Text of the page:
Microbiology professor also paints and dances
September 13, 2013 2:30PM
"Breaking Light Dunes," By Charlie Capek
Updated: October 16, 2013 6:13AM
Scotty Lundegaard: (finishing supper) “May I be excused?”
Jerry Lundegaard: “Ya done, there?”
Scotty Lundegaard: “Yah. Can I go out?”
Jean Lundegaard: “Where ya goin’?”
Scotty Lundegaard: “Just to McDonalds.”
Jerry Lundegaard: “Be back at 9:30.”
Wade Gustafson: “He just ate — he didn’t even finish! He’s goin’ to McDonalds instead of finishin’ here.”
Jean Lundegaard: “He sees his friends there. It’s OK.”
Wade Gustafson: “It’s OK, MAC-Donalds. Heh. Whaddya think they do there? They don’t drink milkshakes, I assure you.”
— from the 1996 film “Fargo”
Charlie Capek lives in Schererville and teaches the laboratory part of a food microbiology course at Purdue Calumet in Hammond.
Capek also is a tremendous artist who enjoys ballroom dancing. Being ambidextrous, he can paint, write or throw a baseball with either hand.
Our interview took place at the Lake County Public Library on U.S. 30 in Merrillville.
“I come from a rural area in southeastern Minnesota,” Capek began. “When I left, there were only four stop lights in Filmore County.”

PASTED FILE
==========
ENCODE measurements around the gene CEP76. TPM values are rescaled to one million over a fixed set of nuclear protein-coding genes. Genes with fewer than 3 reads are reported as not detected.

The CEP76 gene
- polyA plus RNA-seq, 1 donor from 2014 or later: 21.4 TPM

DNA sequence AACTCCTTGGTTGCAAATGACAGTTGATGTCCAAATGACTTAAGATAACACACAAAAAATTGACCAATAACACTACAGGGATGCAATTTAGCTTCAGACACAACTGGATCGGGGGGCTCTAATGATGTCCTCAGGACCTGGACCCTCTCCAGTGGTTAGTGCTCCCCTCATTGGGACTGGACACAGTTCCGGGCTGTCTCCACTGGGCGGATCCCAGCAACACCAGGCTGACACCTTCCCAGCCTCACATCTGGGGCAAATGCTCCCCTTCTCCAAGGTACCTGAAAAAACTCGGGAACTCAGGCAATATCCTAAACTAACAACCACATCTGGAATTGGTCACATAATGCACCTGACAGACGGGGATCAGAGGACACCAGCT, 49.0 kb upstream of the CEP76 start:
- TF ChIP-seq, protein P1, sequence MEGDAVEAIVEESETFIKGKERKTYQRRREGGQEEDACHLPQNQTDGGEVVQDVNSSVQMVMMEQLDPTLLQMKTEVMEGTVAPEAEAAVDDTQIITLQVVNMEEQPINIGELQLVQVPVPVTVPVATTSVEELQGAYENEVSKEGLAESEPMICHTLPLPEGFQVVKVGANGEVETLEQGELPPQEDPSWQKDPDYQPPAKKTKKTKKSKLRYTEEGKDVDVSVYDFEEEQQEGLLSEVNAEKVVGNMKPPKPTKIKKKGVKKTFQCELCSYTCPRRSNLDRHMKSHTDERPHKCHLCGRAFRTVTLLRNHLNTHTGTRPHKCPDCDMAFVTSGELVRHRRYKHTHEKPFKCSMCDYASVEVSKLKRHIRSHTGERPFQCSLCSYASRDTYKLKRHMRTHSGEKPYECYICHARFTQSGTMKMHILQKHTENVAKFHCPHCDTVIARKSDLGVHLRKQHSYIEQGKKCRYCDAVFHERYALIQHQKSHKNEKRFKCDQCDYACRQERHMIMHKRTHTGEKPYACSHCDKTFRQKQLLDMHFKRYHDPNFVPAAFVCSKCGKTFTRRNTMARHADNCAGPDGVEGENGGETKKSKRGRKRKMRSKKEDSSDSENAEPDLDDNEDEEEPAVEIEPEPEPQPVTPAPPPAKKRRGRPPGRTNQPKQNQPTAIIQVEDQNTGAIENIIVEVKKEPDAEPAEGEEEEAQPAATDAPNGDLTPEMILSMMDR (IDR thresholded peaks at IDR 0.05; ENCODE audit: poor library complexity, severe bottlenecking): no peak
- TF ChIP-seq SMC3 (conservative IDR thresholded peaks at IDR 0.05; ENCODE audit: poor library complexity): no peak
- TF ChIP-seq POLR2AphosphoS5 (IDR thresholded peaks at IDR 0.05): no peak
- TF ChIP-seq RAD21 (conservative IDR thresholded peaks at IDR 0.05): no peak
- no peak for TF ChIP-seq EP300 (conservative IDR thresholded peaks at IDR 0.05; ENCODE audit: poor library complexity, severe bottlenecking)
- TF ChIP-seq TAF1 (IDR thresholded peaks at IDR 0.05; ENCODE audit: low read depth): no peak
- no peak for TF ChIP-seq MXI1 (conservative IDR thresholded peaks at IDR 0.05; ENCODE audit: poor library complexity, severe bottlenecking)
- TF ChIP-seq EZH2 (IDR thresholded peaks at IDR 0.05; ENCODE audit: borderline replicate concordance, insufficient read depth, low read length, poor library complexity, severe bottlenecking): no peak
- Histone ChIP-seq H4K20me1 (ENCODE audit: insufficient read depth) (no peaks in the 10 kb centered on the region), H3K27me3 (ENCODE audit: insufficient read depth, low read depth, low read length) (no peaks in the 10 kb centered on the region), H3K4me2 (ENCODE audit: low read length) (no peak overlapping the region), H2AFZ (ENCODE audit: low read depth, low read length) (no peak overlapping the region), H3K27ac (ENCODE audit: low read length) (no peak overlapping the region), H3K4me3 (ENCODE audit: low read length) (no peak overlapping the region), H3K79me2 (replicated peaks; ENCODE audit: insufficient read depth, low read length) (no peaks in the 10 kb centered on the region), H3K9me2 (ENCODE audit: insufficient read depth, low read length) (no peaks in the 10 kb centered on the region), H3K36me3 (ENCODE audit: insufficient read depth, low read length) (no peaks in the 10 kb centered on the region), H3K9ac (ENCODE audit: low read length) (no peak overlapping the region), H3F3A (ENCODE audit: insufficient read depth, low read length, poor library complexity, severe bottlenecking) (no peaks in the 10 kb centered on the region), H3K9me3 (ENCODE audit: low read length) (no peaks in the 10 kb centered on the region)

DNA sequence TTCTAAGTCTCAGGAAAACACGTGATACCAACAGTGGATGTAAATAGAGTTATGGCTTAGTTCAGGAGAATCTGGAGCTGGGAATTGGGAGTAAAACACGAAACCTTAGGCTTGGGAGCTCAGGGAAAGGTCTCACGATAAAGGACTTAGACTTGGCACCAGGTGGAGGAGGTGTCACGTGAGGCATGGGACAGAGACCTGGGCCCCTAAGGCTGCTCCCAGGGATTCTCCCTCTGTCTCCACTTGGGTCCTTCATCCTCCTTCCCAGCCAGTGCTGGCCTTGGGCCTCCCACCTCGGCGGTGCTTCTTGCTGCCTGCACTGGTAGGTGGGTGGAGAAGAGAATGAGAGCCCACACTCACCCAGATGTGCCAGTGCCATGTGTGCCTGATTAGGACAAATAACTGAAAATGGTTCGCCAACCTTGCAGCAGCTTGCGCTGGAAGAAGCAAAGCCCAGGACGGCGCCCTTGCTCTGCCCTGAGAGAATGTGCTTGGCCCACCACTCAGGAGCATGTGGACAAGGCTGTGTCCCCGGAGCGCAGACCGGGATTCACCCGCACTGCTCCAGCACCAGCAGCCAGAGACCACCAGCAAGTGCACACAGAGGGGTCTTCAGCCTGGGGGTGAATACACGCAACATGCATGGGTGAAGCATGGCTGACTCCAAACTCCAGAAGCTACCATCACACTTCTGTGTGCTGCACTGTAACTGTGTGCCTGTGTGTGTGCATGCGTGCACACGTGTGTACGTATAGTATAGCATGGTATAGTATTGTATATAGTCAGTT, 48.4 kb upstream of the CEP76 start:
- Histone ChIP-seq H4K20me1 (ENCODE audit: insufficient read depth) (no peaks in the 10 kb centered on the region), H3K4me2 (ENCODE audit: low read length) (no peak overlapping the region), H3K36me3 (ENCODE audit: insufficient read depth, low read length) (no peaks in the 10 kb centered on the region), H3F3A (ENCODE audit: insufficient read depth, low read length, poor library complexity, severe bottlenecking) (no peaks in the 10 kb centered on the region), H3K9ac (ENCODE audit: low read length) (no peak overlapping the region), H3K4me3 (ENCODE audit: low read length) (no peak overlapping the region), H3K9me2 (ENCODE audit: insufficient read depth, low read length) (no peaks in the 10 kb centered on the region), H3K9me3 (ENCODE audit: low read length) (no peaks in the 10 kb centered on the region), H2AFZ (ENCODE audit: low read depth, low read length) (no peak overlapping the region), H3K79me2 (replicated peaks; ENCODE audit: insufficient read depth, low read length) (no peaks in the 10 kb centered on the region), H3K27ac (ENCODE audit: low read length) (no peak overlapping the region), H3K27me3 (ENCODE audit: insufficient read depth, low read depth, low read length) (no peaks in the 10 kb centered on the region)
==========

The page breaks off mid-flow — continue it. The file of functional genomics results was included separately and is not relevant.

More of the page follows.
Did you have scads of Scandinavian folks for neighbors in Filmore County?
“Yes; Swedes, Germans, Norwegians... . In Filmore County we still celebrate Syttende Mai (May 17) which is Norway’s Constitution Day. During the festivities, ethnic dishes such as lutefisk are served. Our Old Order Amish are also a significant part of the population and valued craftsmen.”
“Lutefisk is cod that is ‘cooked’ by soaking it in lye or sodium hydroxide. Molecularly, it changes the proteins. After the cod has been soaked in lye, you rinse it. My aunt had a good phrase after she tried lutefisk for the first time.”
What was that?
“‘It tasted just as bad coming up as it did going down.’”
What ethnicity is Capek?
“Czechoslovakian. The surname Capek is about as common in the Czech Republic as Smith or Jones is here.”
Other memories of Minnesota?
“My brother and I used to spend the summers working on my uncle’s dairy farm. What a blast we had when we were kids. The river fishing in Filmore County is phenomenal. It’s known for its trout. We enjoyed inner tubing in the Root River. There were underground caves where you could go spelunking.”
“I went to a couple of different high schools. I won’t mention their names, but one of them is one of the recognized ‘hockey factories.’ Here in Indiana, it’s all about the high school basketball tournaments. Let me tell you, come to Minnesota during the state hockey tournaments. It’s Hoosier Hysteria on steroids.”
“My mom was a research assistant at the Mayo Clinic in Rochester and a long-time librarian. My dad was a professor in linguistics and taught courses such as Old English and Old High Dutch.
“With our parents’ encouragement of reading, my brother and I boosted the book circulation significantly at every library we used. One of the things I really appreciate about this area is the terrific libraries.”
“My undergraduate degree is from the University of Minnesota. I have my master’s from Purdue Cal. I majored in biology.”